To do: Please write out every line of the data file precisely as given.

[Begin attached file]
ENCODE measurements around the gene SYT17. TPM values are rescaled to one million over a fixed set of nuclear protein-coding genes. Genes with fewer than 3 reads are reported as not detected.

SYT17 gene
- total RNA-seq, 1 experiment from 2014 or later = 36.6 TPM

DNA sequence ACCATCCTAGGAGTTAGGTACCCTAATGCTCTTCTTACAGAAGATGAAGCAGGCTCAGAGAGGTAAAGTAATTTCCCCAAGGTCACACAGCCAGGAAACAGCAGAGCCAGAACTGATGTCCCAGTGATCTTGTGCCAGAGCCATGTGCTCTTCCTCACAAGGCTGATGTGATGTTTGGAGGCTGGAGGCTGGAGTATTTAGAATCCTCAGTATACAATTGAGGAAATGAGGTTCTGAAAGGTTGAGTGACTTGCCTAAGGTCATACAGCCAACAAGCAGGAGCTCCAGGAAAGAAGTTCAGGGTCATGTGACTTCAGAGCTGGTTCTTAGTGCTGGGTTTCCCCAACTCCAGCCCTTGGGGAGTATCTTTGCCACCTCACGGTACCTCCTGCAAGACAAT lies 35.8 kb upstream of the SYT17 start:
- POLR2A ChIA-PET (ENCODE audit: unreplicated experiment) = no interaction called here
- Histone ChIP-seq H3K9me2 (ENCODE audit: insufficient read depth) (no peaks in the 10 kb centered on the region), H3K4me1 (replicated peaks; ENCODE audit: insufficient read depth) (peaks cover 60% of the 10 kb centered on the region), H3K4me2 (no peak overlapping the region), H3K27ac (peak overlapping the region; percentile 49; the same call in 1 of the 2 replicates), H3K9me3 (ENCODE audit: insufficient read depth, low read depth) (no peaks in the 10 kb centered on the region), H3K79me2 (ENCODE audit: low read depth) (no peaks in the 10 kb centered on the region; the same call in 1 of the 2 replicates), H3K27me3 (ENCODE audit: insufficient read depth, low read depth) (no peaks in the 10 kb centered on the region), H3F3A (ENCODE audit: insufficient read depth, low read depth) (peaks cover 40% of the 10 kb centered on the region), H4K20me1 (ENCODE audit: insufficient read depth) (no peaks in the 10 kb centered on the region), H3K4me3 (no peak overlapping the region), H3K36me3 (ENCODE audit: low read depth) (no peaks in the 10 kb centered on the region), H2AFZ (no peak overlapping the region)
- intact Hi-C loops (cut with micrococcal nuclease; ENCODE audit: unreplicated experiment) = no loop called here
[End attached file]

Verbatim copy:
ENCODE measurements around the gene SYT17. TPM values are rescaled to one million over a fixed set of nuclear protein-coding genes. Genes with fewer than 3 reads are reported as not detected.

SYT17 gene
- total RNA-seq, 1 experiment from 2014 or later = 36.6 TPM

DNA sequence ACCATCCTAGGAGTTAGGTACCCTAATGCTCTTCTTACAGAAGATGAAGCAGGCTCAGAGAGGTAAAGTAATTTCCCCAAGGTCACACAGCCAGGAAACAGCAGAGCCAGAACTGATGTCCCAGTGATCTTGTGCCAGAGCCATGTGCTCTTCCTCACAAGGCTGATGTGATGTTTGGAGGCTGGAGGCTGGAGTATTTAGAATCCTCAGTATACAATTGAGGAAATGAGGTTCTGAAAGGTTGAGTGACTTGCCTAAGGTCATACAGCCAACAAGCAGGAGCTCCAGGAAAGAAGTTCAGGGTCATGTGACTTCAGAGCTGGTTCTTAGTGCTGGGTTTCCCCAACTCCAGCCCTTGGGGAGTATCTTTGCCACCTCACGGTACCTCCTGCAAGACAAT lies 35.8 kb upstream of the SYT17 start:
- POLR2A ChIA-PET (ENCODE audit: unreplicated experiment) = no interaction called here
- Histone ChIP-seq H3K9me2 (ENCODE audit: insufficient read depth) (no peaks in the 10 kb centered on the region), H3K4me1 (replicated peaks; ENCODE audit: insufficient read depth) (peaks cover 60% of the 10 kb centered on the region), H3K4me2 (no peak overlapping the region), H3K27ac (peak overlapping the region; percentile 49; the same call in 1 of the 2 replicates), H3K9me3 (ENCODE audit: insufficient read depth, low read depth) (no peaks in the 10 kb centered on the region), H3K79me2 (ENCODE audit: low read depth) (no peaks in the 10 kb centered on the region; the same call in 1 of the 2 replicates), H3K27me3 (ENCODE audit: insufficient read depth, low read depth) (no peaks in the 10 kb centered on the region), H3F3A (ENCODE audit: insufficient read depth, low read depth) (peaks cover 40% of the 10 kb centered on the region), H4K20me1 (ENCODE audit: insufficient read depth) (no peaks in the 10 kb centered on the region), H3K4me3 (no peak overlapping the region), H3K36me3 (ENCODE audit: low read depth) (no peaks in the 10 kb centered on the region), H2AFZ (no peak overlapping the region)
- intact Hi-C loops (cut with micrococcal nuclease; ENCODE audit: unreplicated experiment) = no loop called here